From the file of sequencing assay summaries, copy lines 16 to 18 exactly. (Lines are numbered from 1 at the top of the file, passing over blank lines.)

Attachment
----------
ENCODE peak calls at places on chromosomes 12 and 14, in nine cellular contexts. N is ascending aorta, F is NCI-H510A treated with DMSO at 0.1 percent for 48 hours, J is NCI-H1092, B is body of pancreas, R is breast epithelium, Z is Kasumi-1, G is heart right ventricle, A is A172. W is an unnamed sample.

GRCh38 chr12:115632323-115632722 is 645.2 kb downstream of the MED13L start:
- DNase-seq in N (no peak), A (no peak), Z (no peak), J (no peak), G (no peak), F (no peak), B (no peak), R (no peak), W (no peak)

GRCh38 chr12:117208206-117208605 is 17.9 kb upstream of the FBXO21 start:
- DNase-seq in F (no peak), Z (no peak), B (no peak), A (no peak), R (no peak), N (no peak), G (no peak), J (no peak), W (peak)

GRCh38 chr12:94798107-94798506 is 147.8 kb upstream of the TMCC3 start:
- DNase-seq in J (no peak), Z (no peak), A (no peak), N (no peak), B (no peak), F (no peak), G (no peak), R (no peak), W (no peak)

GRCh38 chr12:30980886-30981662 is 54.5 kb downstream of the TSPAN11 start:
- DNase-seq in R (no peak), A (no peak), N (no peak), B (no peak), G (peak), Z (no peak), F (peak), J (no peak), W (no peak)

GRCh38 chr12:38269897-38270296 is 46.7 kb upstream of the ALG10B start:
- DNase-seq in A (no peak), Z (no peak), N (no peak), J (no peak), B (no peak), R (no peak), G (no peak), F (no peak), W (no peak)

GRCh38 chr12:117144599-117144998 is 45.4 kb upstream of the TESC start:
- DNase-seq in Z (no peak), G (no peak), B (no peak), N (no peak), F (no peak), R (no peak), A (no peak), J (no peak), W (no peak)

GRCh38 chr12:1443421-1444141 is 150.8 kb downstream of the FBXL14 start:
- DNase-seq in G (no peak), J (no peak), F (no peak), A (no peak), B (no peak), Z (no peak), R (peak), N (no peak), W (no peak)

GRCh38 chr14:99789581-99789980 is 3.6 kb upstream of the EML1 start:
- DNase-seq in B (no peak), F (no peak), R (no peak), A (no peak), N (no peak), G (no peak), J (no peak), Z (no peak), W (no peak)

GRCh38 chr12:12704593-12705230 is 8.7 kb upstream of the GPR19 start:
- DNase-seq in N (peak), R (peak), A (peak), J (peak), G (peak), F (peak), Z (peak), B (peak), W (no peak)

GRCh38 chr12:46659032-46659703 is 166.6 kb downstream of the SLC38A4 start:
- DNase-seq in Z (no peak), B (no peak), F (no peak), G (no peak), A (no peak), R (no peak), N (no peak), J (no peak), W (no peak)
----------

GRCh38 chr14:99789581-99789980 is 3.6 kb upstream of the EML1 start:
- DNase-seq in B (no peak), F (no peak), R (no peak), A (no peak), N (no peak), G (no peak), J (no peak), Z (no peak), W (no peak)

GRCh38 chr12:12704593-12705230 is 8.7 kb upstream of the GPR19 start: